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Development and therapeutic intervention of EEG abnormalities in early life in rodent models of autism and intellectual disability


About This PhD Project

Project Description

Project Code: 2020-SIDB-03

Autism (ASD) and intellectual disability (ID) are neurodevelopmental disorders which frequently appear early in the life cycle 1. Severe autism and intellectual disability are often comorbid with learning difficulties, motor deficits and epilepsy2,3. Electroencephalogram (EEG) recordings provide an unbiased measure of overall brain health and can be used to detect brain connectivity dysfunction, sleep deficits and seizures.

We have already identified EEG phenotypes such as sleep abnormalities and seizures in multiple genetic models of ASD, ID and epilepsy. One important question is to determine how early in development EEG abnormalities appear as this would identify biomarkers that we could attempt to therapeutically rescue. This would help inform us as to whether there are critical periods when these interventions are most effective in improving developmental outcomes, in accordance with aim 1 of the SIDB.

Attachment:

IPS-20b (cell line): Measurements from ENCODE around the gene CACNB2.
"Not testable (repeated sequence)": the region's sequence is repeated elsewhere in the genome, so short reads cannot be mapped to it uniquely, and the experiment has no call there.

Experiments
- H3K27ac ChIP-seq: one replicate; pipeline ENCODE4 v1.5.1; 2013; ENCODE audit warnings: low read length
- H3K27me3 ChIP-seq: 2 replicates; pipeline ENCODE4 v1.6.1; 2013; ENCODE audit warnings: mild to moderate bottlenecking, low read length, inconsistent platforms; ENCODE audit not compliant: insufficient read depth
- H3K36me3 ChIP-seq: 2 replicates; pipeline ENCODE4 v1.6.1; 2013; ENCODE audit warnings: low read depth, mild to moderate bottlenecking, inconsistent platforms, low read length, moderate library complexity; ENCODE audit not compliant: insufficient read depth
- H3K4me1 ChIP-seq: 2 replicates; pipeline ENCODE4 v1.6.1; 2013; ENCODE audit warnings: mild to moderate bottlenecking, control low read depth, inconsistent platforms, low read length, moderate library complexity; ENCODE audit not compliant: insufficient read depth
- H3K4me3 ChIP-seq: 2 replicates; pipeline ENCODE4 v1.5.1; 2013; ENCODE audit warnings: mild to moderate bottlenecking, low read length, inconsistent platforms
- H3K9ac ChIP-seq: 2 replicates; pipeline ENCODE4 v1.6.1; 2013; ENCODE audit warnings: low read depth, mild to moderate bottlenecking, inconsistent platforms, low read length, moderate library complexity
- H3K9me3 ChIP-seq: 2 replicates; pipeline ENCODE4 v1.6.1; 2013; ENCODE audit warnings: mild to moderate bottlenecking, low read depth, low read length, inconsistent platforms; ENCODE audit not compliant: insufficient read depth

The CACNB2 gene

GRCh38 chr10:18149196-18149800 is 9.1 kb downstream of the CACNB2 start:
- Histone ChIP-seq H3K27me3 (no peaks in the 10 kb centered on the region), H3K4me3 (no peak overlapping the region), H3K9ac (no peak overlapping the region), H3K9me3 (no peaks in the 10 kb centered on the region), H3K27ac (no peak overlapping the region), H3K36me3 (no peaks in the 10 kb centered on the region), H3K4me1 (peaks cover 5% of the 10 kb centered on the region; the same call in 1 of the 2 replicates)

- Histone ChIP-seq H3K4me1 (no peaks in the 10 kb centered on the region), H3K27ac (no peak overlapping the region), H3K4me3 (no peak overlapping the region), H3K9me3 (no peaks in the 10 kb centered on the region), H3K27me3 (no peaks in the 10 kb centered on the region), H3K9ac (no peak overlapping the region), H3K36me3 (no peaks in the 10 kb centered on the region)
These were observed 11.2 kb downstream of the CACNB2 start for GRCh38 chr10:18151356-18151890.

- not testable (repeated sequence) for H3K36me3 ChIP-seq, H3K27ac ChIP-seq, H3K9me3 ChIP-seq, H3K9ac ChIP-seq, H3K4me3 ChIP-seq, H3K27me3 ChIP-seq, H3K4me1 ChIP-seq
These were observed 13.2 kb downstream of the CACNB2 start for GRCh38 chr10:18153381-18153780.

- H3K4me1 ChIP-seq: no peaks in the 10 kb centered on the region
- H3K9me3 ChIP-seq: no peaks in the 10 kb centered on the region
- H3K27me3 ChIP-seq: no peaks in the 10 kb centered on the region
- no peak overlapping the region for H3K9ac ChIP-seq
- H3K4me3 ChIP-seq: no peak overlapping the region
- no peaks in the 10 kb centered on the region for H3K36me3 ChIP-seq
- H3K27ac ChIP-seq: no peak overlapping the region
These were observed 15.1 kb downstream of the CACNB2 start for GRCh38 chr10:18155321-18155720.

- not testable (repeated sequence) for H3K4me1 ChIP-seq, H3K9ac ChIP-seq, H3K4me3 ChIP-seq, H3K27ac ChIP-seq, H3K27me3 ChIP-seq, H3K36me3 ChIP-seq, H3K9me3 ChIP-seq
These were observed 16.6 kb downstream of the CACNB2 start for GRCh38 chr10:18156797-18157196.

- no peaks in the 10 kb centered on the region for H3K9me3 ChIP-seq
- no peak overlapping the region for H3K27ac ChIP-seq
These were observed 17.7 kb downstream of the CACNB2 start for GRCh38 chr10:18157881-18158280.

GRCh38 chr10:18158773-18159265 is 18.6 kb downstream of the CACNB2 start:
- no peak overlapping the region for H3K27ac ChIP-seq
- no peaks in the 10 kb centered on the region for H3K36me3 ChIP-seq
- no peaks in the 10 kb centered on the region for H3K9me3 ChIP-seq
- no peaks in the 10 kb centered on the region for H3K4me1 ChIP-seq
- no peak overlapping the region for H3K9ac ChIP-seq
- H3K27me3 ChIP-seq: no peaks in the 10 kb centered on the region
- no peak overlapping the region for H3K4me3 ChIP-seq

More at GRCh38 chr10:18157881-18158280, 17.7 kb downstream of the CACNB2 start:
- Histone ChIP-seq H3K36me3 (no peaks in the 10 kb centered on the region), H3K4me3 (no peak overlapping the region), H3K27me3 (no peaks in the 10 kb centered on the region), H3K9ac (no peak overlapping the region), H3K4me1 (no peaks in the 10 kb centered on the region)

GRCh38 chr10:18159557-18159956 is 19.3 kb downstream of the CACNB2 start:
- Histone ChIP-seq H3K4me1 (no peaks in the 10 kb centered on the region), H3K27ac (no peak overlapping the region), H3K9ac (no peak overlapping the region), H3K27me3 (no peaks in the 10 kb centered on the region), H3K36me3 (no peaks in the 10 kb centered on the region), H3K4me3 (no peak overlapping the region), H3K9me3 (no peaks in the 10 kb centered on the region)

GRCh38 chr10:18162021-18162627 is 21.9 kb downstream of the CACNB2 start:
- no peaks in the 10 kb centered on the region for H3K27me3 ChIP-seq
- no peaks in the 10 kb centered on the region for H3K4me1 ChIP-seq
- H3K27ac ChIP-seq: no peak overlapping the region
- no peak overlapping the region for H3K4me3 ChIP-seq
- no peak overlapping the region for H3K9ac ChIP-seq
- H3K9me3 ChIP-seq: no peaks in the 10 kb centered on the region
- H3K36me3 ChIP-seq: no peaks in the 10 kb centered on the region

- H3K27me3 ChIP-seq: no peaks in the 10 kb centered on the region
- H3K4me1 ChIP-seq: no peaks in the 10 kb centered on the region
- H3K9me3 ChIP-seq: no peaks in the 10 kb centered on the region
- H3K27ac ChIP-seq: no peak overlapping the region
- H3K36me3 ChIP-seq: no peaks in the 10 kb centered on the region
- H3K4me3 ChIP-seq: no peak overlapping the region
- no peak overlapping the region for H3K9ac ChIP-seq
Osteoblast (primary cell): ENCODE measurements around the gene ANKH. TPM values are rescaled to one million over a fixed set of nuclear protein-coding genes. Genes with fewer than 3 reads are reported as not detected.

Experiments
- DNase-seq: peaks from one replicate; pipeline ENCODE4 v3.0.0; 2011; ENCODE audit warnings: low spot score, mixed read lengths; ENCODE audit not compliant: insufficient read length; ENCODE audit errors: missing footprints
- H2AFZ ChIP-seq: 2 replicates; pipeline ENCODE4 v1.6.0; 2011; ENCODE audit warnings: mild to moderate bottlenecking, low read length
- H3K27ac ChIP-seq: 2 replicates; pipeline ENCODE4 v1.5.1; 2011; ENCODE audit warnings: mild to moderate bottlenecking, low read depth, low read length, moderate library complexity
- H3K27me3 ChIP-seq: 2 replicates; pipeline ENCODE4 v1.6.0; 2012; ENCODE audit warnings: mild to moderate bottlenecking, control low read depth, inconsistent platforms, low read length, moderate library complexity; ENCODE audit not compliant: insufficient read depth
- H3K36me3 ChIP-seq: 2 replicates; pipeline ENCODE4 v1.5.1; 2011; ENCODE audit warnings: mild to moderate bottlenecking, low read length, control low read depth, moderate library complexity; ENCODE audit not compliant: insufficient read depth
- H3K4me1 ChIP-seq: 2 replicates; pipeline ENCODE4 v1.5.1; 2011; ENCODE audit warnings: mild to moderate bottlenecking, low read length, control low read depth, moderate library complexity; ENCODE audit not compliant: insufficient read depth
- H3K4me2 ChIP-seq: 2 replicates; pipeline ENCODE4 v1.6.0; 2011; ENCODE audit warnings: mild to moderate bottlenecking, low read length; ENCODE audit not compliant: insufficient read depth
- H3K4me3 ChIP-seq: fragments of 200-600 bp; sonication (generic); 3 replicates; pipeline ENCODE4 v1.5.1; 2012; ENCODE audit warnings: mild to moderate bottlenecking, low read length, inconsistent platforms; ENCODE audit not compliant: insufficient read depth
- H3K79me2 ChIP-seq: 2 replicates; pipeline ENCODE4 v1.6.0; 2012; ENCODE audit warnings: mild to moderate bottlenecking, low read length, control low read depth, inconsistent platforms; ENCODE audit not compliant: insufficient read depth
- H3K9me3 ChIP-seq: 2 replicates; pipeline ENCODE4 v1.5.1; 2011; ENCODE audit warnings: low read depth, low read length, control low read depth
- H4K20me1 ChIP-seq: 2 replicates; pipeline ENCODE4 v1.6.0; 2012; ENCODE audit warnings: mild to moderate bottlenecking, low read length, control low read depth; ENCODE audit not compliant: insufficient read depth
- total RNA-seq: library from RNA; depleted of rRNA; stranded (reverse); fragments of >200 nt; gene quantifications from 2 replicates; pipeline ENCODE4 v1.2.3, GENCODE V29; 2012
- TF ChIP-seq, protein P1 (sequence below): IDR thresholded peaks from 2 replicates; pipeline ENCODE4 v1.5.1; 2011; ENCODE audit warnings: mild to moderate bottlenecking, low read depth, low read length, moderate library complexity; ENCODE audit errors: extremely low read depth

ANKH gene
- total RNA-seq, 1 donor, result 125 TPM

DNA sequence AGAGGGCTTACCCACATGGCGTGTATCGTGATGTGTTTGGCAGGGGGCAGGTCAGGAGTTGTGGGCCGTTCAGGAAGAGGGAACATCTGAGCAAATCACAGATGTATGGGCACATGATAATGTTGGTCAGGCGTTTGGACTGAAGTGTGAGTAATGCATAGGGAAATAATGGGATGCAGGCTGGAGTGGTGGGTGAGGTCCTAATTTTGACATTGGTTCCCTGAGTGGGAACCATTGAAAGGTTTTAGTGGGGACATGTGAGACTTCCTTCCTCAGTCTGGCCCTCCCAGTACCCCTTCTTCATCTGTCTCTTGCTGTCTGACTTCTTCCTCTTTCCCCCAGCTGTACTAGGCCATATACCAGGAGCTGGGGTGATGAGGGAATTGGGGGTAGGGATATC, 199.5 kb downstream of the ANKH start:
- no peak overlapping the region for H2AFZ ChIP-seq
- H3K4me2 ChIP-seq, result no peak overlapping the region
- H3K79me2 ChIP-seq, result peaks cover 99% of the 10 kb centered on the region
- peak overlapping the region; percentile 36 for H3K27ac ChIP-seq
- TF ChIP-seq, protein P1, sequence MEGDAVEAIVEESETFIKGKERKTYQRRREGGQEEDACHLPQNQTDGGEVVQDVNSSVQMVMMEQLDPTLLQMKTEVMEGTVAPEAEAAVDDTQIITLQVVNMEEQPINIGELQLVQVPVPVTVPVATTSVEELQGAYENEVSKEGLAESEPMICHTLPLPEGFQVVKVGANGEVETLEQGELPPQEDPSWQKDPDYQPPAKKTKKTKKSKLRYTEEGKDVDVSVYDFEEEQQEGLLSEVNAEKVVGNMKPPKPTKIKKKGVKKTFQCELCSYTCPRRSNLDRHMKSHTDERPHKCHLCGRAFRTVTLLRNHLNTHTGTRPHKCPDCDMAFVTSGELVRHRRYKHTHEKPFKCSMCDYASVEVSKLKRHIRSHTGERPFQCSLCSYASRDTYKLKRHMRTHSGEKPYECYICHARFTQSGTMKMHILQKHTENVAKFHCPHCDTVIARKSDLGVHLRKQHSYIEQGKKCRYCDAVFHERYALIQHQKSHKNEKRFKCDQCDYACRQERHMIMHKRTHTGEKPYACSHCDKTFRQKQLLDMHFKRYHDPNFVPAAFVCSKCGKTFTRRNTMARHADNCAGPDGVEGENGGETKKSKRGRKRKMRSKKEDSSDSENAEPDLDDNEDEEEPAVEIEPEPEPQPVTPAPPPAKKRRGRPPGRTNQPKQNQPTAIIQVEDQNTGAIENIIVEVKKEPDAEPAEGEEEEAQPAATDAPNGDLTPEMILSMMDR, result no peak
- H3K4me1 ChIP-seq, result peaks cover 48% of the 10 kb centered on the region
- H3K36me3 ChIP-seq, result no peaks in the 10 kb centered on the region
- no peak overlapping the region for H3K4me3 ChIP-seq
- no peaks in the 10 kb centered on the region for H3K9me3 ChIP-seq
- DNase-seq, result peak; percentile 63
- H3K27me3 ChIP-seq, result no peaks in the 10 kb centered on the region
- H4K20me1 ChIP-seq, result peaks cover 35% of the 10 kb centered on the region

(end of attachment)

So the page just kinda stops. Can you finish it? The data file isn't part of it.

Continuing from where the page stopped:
Our overall hypothesis is that, similarly to human patients, EEG deficits appear rapidly after birth in rodent models of ASD and ID and it is critical to treat these symptoms early in order to achieve improved normal developmental trajectories. In order to test this hypothesis, we will address the following key aims:

1) To establish EEG recordings in pups in order to assess whether there are physiological differences when compared to wild-type littermate controls.

2) To determine whether pharmacological treatments at these early life stages are effective in rescuing EEG abnormalities and whether these are effective in normalizing EEG signatures once animals reach adulthood.

3) To assess whether rescuing EEG phenotypes in early life influences behavioural measures of ASD and ID later in life.

References

1. Bosl W., Tierney A., Tager-Flusberg H., Nelson C. EEG complexity as a biomarker for autism spectrum disorder risk. BMC Med 2011;9. Doi: 10.1186/1741-7015-9-18.

2. Deonna T., Roulet-Perez E. Early-onset acquired epileptic aphasia (Landau-Kleffner syndrome, LKS) and regressive autistic disorders with epileptic EEG abnormalities: The continuing debate. Brain Dev 2010;32(9):746–52. Doi: 10.1016/j.braindev.2010.06.011.

3. Den Bakker H., Sidorov MS., Fan Z., Lee DJ., Bird LM., Chu CJ., et al. Abnormal coherence and sleep composition in children with Angelman syndrome: A retrospective EEG study. Mol Autism 2018;9(1):1–12. Doi: 10.1186/s13229-018-0214-8.

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